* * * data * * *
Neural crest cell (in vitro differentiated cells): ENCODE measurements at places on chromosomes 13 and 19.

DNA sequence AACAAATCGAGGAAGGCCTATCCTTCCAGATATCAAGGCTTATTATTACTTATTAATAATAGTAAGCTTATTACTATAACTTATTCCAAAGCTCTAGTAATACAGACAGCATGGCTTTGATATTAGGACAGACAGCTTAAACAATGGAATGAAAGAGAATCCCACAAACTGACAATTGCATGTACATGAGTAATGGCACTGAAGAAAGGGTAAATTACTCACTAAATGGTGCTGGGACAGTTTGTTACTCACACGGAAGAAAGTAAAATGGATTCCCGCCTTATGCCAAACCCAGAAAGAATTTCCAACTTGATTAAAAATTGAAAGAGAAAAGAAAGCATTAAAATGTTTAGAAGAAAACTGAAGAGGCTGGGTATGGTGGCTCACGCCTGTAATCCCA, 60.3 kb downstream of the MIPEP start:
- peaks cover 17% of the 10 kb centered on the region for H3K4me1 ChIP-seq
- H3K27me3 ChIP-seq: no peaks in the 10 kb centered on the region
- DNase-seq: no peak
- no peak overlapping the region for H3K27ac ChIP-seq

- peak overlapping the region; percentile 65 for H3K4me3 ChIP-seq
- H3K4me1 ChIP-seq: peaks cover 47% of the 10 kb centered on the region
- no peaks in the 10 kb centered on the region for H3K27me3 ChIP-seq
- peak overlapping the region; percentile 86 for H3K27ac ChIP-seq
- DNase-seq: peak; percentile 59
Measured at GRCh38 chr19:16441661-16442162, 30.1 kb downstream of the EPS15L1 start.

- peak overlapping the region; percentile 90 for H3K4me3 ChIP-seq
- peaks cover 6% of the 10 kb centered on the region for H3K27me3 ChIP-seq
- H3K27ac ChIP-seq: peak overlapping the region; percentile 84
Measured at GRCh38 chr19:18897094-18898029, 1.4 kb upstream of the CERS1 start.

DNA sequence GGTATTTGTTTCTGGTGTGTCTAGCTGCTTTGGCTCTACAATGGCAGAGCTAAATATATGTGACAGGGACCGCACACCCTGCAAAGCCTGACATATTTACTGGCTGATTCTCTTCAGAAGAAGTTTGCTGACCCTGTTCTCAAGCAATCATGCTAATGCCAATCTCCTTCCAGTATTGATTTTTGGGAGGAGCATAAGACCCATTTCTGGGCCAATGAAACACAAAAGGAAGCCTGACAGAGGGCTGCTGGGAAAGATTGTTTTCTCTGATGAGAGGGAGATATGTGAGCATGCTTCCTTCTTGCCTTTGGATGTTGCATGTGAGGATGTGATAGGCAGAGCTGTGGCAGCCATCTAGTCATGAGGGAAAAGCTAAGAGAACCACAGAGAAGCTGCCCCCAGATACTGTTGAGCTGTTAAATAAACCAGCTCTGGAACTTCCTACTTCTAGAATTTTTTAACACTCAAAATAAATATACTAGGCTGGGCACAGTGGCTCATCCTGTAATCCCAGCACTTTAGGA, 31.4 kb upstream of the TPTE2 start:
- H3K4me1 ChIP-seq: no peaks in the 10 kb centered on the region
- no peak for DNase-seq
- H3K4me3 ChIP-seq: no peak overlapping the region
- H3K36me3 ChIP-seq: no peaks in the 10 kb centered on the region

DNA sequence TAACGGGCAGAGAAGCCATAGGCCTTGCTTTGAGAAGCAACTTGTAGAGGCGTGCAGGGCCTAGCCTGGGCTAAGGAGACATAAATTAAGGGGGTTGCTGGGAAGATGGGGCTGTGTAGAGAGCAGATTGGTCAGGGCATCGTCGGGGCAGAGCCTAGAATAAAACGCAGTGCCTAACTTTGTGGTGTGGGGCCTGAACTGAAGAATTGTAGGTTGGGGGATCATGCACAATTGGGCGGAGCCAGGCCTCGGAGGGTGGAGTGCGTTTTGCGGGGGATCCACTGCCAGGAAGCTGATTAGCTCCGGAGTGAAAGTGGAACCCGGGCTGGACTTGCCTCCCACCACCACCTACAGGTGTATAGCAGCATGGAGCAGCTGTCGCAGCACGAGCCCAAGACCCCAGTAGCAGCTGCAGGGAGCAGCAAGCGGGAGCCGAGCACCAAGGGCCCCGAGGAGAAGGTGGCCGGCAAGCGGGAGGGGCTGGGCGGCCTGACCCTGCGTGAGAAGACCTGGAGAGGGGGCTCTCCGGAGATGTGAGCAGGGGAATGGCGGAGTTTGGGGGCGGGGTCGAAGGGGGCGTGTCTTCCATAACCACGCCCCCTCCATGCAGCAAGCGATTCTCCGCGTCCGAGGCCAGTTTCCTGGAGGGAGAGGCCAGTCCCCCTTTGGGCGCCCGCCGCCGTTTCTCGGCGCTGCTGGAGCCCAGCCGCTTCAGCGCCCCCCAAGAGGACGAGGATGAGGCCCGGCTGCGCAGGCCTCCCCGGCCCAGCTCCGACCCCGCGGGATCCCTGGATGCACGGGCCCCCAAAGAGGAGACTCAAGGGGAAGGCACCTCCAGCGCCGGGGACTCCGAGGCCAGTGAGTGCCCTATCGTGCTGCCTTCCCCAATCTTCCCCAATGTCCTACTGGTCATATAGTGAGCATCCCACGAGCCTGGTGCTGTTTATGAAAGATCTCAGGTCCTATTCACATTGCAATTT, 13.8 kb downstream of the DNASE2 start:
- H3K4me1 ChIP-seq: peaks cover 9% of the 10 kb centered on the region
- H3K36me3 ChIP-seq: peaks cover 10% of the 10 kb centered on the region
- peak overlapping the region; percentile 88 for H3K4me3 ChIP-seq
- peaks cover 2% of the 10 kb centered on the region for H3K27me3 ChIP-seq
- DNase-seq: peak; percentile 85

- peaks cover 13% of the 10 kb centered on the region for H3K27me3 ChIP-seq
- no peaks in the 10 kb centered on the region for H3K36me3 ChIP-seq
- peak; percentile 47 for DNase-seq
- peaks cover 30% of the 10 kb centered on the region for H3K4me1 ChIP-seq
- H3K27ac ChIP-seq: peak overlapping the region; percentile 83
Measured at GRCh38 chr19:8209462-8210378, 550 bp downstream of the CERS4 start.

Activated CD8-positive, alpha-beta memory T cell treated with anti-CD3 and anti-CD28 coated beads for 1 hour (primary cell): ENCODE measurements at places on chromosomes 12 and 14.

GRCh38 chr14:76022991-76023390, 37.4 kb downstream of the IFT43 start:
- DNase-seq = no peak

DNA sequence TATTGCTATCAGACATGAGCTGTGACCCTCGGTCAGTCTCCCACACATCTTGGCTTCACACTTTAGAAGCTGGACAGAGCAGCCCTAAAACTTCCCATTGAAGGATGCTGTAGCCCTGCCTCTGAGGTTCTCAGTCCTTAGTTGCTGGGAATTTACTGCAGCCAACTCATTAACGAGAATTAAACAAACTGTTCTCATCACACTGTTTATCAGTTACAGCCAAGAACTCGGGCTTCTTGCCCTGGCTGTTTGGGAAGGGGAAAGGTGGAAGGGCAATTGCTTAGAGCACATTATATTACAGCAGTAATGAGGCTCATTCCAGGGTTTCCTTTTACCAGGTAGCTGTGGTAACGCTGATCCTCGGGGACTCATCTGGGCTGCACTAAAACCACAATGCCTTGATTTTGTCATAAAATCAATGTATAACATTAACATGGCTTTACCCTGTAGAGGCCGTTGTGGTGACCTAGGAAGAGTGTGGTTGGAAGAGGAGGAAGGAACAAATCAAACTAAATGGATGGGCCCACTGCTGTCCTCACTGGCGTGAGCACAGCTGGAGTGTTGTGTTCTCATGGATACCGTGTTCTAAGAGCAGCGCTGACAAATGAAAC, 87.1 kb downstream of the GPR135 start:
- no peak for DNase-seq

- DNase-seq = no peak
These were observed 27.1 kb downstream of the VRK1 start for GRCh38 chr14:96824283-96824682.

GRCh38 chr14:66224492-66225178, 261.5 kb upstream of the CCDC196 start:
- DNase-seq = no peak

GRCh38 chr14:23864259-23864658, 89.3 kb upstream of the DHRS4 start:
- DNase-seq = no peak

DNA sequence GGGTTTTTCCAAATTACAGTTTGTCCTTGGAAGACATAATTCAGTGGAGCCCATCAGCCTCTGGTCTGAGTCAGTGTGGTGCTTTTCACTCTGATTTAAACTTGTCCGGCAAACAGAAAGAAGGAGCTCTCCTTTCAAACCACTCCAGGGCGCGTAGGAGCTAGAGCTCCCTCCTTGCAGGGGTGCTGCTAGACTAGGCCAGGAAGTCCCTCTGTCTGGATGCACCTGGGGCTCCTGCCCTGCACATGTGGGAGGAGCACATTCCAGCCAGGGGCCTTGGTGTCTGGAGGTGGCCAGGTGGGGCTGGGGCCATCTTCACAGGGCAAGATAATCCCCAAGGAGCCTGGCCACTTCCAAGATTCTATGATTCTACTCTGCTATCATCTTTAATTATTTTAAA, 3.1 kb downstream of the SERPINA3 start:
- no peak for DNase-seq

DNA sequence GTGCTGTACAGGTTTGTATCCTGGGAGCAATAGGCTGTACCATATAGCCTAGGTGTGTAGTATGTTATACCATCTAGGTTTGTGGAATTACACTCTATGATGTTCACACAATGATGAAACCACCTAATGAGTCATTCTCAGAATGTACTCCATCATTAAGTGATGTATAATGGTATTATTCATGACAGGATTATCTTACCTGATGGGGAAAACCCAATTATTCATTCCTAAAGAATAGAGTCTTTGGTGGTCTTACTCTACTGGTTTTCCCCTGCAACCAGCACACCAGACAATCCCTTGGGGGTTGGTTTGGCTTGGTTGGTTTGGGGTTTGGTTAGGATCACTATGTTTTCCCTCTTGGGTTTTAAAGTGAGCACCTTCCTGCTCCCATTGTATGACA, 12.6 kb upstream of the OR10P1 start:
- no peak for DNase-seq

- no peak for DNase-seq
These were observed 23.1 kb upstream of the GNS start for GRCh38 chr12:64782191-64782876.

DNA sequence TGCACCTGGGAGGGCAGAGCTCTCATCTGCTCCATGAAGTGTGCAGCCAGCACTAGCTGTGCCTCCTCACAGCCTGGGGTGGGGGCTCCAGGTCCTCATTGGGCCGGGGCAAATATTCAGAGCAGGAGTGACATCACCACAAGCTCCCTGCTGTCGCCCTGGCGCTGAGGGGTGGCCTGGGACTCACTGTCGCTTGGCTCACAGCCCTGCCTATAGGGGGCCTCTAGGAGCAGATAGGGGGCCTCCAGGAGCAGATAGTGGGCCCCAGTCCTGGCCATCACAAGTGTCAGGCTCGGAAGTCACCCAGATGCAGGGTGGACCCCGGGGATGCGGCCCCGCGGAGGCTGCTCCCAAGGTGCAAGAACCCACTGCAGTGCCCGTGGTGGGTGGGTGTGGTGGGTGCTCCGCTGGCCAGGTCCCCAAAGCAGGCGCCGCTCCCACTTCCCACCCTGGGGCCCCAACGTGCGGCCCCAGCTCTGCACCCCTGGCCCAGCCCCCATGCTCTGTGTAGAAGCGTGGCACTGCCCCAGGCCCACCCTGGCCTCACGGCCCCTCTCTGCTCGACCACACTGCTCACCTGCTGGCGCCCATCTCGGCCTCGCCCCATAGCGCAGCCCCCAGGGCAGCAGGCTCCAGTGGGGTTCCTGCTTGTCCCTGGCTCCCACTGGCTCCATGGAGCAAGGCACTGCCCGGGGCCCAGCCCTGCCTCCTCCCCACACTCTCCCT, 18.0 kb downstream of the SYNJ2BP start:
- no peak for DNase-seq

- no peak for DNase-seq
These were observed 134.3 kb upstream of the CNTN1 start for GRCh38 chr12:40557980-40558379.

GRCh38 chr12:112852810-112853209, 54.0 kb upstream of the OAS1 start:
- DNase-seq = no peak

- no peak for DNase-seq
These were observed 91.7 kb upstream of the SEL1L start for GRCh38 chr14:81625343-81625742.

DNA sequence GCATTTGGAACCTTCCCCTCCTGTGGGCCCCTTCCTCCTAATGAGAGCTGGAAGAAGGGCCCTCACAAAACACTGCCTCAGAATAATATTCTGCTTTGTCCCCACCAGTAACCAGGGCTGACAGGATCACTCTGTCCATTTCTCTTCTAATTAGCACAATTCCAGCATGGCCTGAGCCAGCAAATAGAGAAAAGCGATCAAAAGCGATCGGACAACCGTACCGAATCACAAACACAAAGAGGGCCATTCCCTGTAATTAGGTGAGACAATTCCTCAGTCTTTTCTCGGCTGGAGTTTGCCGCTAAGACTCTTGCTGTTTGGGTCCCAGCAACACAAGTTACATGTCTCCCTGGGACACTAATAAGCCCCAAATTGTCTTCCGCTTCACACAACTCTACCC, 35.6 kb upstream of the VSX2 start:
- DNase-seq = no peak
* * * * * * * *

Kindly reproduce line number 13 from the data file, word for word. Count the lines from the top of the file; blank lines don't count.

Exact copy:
- peak overlapping the region; percentile 90 for H3K4me3 ChIP-seq